Dear Fellow Gardeners,
Who would have thought that we get such a wonderful summer with two prolonged hot spells and that it even made it to Leitrim. July is the month where we can enjoy the fruits of our labour. I’m always looking forward to the first tomatoes. I still had a few seeds of my favourite (and unfortunately extinct) variety Rosada F1 left. Many tomato lovers will agree with me about the amazing flavour and texture of this variety.
I entrusted the seeds to Colman – a young organic grower in Cork where I visit the plants once a month. In his tunnel we planted 5 plants and took side shoots to make another 10 plants. Unfortunately as it is a F1 hybrid, the seeds won’t come true to type. Another friend and organic grower from Wicklow has tried to create an open-pollinated type of Rosada – but none has equalled to original. I’m not sure if he still continues with this experiment.
Anyway – as these were my last seeds – it might be the end of one of my Rosada growing.
However, I heard from Charles Dowding that he propagates new plants from side-shoots in late summer and manages to keep these young plants and overwinters them – probably in a frost free conservatory and plants them in the following spring in the polytunnel. I set Colman the same task and hope he’ll manage it.
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Jobs to do in July:
The dry weather keeps gardeners busy with watering. This is one of the very few times where I also watered outdoor vegetables, but with a possible hose-pipe ban pending – here are a few tips:
If you water your plants give them a thorough soaking. Watering little and often is a disaster as it brings the plant roots up instead of encouraging them to go down. This is probably worse than not watering at all.
If water is in short supply concentrate on the crops that need it most. These are newly transplanted crops, seedlings which don’t have a deep root system, leafy crops (salads) as well plants growing in raised beds.
You can still sow lettuce, parsley, scallions, annual spinach, perpetual spinach, chard, kale, kohlrabi, turnip, radish, Chinese cabbage and Florence fennel as well as all the oriental salads (rocket, mustard, pak choi, mizuna etc). If you have an unused bed you can sow phacelia as a green manure crop.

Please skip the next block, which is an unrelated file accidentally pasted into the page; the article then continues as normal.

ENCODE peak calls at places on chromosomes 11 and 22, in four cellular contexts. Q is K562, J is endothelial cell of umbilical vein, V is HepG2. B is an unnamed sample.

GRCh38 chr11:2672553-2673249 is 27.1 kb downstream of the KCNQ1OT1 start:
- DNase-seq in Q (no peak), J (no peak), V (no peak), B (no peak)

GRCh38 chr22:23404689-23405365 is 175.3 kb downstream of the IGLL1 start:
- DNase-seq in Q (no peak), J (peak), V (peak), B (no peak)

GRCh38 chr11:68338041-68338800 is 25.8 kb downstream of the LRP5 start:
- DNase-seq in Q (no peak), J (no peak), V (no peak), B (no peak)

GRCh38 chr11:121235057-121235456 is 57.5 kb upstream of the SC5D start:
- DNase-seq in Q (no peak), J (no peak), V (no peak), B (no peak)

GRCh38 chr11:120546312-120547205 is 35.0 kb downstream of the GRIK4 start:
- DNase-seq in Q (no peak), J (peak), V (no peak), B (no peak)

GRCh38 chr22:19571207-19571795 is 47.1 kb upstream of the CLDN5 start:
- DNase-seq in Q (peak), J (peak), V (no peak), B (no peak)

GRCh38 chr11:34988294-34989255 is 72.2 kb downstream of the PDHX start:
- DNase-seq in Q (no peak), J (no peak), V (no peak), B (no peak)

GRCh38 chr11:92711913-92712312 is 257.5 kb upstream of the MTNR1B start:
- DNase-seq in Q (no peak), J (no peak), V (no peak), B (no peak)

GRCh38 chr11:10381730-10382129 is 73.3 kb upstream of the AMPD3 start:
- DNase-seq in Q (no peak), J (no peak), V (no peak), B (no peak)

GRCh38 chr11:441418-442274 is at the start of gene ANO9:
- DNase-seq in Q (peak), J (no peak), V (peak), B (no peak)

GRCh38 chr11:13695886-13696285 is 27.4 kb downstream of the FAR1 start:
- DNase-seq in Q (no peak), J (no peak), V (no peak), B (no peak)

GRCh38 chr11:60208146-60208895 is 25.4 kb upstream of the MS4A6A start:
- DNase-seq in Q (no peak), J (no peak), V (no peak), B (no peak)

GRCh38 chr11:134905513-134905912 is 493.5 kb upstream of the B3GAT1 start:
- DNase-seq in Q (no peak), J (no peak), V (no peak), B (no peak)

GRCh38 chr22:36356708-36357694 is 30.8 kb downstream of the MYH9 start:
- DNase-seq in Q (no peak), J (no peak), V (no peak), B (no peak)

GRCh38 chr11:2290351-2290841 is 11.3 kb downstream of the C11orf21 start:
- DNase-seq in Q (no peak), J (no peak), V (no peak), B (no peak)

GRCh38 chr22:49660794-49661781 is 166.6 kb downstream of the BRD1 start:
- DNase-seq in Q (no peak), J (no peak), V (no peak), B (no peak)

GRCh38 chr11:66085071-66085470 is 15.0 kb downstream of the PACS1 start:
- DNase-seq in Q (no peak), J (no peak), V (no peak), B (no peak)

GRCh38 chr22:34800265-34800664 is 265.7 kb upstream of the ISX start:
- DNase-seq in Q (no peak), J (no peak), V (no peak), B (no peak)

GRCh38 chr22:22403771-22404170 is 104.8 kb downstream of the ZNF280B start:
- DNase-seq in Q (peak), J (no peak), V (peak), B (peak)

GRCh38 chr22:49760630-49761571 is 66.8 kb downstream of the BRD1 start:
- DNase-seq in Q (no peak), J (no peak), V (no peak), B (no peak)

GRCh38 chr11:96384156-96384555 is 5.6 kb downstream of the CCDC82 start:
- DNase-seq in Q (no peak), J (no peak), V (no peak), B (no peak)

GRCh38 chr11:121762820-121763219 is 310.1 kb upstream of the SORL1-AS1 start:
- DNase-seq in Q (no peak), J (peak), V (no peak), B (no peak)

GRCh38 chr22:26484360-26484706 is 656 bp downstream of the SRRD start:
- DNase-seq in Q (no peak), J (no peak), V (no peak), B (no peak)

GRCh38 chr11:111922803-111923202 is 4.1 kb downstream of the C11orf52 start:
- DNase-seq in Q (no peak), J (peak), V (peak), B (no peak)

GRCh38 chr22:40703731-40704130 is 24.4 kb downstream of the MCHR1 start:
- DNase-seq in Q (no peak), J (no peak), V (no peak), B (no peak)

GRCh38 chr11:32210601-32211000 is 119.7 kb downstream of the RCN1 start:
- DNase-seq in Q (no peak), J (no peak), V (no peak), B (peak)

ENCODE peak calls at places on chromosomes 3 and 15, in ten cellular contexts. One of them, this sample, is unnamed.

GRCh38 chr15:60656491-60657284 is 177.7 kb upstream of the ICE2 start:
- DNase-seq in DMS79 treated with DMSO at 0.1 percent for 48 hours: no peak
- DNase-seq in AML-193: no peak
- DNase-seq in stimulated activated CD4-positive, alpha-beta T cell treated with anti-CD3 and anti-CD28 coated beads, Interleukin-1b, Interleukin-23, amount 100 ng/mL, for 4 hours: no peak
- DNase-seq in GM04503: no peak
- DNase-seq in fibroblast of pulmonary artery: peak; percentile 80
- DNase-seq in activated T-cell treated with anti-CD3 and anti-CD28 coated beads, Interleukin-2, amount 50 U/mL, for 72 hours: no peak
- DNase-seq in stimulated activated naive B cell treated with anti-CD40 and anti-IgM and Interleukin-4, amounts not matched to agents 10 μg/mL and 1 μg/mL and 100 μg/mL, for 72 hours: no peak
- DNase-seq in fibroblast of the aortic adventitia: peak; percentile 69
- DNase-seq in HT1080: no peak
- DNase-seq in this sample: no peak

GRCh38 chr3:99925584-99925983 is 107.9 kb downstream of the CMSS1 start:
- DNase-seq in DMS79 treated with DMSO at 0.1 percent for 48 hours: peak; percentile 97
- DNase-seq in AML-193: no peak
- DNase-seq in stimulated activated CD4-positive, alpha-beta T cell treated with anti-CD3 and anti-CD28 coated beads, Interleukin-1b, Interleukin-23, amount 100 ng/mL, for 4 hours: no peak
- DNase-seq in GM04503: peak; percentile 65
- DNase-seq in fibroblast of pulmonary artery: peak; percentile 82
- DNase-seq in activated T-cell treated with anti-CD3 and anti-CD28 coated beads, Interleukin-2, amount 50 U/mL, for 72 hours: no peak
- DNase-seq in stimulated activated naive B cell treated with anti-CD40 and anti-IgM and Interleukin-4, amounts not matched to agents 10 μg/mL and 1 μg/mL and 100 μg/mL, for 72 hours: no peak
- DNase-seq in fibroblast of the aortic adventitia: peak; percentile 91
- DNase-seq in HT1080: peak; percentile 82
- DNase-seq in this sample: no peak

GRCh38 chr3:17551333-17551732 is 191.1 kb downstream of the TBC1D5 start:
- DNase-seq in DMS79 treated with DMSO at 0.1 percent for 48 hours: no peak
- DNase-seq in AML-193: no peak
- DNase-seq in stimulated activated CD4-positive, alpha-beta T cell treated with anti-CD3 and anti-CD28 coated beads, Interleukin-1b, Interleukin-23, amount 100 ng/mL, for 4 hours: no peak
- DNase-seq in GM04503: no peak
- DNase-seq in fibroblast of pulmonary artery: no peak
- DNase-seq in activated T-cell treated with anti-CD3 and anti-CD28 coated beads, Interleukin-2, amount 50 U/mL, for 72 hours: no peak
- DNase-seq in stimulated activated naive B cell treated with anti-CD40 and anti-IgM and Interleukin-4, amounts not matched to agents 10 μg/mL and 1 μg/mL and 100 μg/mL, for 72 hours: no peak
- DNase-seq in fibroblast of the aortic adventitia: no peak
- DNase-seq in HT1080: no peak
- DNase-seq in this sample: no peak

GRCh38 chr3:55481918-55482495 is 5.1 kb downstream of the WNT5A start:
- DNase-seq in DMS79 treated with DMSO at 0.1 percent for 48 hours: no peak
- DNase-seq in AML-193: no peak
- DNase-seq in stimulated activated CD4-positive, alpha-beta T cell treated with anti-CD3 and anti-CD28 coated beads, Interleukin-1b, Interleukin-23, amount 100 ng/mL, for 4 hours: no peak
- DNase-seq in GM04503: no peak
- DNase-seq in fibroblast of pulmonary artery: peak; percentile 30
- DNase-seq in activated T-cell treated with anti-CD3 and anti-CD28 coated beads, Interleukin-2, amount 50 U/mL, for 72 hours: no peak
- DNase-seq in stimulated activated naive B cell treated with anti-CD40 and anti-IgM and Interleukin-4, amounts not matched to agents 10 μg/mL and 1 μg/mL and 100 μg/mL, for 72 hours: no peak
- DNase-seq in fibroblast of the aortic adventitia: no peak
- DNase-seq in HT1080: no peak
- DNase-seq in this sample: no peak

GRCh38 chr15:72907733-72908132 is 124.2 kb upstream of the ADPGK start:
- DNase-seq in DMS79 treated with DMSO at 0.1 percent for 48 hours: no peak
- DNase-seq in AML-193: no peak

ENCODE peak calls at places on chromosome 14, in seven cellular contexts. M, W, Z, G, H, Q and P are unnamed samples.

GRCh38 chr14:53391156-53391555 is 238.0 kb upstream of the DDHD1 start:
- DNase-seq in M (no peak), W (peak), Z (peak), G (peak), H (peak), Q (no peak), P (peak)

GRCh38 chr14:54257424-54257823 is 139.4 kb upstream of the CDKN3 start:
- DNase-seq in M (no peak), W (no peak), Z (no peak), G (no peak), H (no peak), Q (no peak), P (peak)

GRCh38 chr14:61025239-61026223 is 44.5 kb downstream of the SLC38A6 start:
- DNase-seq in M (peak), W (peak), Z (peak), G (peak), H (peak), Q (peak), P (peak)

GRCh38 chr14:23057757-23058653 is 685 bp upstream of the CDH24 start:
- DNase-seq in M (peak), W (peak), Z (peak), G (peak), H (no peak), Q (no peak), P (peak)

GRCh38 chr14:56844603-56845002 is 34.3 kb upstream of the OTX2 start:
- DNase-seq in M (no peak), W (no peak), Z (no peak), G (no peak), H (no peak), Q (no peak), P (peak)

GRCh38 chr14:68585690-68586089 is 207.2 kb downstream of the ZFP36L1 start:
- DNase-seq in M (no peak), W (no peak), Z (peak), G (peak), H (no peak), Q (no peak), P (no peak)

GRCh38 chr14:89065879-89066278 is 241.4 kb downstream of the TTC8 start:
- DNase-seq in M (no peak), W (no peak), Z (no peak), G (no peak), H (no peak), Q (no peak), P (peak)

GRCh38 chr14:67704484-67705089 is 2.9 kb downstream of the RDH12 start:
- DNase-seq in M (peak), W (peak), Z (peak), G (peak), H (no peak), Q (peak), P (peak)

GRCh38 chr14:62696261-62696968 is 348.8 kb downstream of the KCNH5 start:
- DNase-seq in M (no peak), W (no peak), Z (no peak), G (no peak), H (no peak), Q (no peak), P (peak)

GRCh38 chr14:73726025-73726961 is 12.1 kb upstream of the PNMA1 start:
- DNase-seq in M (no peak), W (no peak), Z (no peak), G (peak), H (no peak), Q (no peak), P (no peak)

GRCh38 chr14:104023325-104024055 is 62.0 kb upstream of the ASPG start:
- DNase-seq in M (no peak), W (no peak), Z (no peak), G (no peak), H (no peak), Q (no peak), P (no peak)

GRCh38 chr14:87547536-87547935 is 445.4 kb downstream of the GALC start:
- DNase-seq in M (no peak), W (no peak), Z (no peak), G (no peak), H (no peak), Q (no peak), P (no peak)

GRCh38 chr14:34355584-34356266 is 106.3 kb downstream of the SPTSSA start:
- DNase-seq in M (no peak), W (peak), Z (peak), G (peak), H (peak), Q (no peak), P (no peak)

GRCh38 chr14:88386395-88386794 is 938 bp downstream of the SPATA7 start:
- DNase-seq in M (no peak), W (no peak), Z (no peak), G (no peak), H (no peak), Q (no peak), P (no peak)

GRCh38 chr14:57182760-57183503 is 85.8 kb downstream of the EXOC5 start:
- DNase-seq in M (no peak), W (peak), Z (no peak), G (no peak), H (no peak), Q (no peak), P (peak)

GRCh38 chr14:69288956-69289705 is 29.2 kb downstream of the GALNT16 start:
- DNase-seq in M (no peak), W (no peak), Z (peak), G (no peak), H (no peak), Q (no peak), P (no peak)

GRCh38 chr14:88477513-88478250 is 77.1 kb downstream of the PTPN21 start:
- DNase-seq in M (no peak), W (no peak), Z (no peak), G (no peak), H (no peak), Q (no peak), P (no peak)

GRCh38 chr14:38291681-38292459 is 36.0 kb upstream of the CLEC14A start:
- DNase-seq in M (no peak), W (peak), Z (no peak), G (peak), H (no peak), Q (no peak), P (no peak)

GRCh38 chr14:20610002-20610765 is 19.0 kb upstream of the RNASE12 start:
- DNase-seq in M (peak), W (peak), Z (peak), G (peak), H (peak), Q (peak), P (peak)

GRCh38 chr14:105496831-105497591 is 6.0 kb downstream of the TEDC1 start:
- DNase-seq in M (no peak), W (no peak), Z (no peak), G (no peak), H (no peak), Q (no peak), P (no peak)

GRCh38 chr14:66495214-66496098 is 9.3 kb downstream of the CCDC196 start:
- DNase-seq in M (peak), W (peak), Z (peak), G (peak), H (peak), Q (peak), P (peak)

Aphids tend to be a problem in mid summer especially in more sheltered gardens and in a tunnel. Watch out for ladybirds or hoverflies as they may already control them. If aphids are a big problem they can be sprayed with pyrethrum or soft soap, but both sprays will also harm ladybirds. Aphids can also be washed off plants with a strong jet of water. Keep checking your brassicas for butterfly eggs.
Dates for your diary:
Galway Garden Festival
7th -8th July 2018 at Claregalway Castle. This is my favourite garden festival with a wonderful blend blend of gardening information (talks, workshops), top class entertainment, wonderful food and great plant stalls. I will give a talk on my recent Nuffield Travels and on the “Lost Foods and Plants of the Incas”. Other speakers include Helen Dillon, Kitty Scully, Thomas Pakenham and many more.
Gardening Course in Bantry, Co. Cork
Friday 20th July 2018 – “Grow your own vegetables”
Contact Colman Whelton for bookings on 087 6023183
Autumn Gardening Weekend in Renvyle House Hotel
19th -20th October with Anja Gohlke (Head Gardener at Kylemore Abbey, my gardening hero Joy Larkcom, Kitty Scully and myself. The spring gardening weekend sold out very quickly so early booking is recommended to secure a place. Contact Renvyle House Hotel directly and check out their website:
Happy Gardening and enjoy the summer